I actually got on this forum a few years ago to research a replacement for another all metal, hammer fired DA/SA pistol. I only recently became a "real" member by acquiring my first Sig-a polymer, striker fired, P320!
I'm curious how you managed to purchase a G28 in the United States for your girlfriend.
My apologies it was a 26
Amat Victoria Curam
Very good comparison....
What causes the biggest issue with folks is not the angle, but it is actually how their hand sits on the grip. The misconception is it is the grip angle, when in reality, it is the hump on the back strap that is causing the issue for folks.
The hump doesn't hit people in the same place, add the fact it is quite exaggerated on the earlier Gen guns and that makes things worse.
Even the angled MSH on a 1911 isn't as pronounced as the Glocks hump.
With the gen 4 and 5 guns, I typically hear fewer complaints because the grips were reduced slightly, as well as the hump.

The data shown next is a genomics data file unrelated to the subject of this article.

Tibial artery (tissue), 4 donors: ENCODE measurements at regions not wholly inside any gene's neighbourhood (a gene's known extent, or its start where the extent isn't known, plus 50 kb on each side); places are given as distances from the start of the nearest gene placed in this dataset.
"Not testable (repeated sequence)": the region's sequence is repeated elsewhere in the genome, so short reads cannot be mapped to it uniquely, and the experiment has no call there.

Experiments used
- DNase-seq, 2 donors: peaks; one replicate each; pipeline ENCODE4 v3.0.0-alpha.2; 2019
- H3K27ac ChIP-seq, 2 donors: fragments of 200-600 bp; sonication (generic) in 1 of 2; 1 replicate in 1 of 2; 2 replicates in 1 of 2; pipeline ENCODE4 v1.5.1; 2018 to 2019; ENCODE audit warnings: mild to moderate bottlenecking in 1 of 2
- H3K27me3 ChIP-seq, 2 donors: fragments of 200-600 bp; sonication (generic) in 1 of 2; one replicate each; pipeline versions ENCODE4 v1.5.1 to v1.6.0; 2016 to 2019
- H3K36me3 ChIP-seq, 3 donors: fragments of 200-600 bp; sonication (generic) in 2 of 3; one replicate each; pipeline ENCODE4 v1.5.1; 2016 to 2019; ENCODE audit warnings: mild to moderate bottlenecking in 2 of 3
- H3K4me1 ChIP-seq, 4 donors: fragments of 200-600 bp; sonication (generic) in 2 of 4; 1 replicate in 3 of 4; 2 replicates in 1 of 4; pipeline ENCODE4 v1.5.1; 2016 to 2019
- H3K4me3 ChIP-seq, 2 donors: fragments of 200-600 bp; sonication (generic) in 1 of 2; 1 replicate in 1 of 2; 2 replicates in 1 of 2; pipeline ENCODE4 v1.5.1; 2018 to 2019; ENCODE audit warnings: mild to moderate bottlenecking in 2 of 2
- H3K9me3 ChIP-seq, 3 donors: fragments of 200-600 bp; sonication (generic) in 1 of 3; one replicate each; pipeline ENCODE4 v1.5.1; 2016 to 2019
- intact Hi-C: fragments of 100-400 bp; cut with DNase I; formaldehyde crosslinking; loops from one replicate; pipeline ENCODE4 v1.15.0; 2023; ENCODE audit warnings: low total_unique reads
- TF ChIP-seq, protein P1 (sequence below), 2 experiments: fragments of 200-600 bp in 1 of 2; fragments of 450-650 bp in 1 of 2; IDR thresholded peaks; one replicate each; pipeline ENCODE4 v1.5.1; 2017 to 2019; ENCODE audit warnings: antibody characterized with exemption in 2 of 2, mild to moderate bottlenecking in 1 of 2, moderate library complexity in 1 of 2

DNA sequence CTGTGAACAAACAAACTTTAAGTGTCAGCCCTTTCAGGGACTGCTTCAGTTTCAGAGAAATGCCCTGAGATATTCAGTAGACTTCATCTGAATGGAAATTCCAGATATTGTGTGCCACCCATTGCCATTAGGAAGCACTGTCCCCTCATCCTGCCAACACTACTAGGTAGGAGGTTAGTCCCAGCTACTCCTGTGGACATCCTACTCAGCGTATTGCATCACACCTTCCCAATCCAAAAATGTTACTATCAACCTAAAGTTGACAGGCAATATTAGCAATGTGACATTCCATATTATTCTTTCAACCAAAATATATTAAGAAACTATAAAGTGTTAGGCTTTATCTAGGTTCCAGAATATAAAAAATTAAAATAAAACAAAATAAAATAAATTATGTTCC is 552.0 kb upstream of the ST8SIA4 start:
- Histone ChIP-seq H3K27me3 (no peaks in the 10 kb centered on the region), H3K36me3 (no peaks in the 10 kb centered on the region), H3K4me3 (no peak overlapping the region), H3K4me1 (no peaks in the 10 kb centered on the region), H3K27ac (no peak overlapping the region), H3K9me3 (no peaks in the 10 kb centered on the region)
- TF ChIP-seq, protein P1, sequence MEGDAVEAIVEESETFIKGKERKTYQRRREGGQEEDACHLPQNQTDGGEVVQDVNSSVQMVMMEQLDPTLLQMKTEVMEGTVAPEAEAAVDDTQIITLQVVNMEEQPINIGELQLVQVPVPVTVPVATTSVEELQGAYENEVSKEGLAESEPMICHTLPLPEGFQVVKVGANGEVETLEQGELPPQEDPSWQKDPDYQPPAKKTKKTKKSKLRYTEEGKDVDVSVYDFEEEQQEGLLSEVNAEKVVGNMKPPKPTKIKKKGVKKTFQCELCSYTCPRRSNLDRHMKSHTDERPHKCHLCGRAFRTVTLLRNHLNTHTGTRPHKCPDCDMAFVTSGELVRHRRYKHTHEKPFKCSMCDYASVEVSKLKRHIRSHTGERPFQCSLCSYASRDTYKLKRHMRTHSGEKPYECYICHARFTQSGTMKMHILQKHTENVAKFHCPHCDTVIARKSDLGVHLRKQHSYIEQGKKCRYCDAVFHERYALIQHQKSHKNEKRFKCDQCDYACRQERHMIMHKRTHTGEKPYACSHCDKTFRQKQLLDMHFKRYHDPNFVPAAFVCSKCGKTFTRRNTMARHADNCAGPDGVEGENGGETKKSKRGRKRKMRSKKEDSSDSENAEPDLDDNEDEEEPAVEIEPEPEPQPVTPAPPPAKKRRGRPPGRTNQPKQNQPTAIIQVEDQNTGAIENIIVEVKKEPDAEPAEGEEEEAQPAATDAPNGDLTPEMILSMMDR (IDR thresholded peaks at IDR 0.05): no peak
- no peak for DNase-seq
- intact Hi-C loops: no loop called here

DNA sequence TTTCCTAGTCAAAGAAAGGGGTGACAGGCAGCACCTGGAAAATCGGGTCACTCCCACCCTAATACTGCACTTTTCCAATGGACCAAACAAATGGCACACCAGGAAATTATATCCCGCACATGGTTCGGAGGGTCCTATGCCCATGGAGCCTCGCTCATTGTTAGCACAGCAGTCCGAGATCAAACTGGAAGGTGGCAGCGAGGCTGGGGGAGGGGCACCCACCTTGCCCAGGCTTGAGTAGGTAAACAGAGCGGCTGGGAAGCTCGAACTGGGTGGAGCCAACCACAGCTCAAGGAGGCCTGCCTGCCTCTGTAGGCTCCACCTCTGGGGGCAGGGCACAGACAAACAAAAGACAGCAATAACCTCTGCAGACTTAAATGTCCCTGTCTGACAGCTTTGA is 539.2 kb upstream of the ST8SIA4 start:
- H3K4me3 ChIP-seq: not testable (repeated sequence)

Also the 19/23 and 26/27 guns seem to cause the most issues with the back strap hump placement.
With the hump removed on the back strap, it brings the front and back strap more in line with each other, and this cause the hands placement to shift, giving an improved grip.
The grip angle isn't changed, but the hands angle of attack has changed. It makes a world of difference in how the gun handles and feels.
Glock will eventually figure this out, and remove the hump all together.
Yes, this is the reason that I never had a grip reduction done on any of my Glocks- because it would almost certainly change the way the pistol points.
And, dang, texaspoff- I never realized that you were coldbore customs. You've stippled the grip frame on two of my Glocks- a G26 and a G17. Nice work. For anyone looking for such work to be done, Coldbore Customs does a great job.
|Fighting the good fight|
Yep. I shoot my G17s and G19s well, and carried a G17 on duty for many years. But try as I might, I just couldn't shoot the G26 well. The higher, more exaggerated hump was the culprit.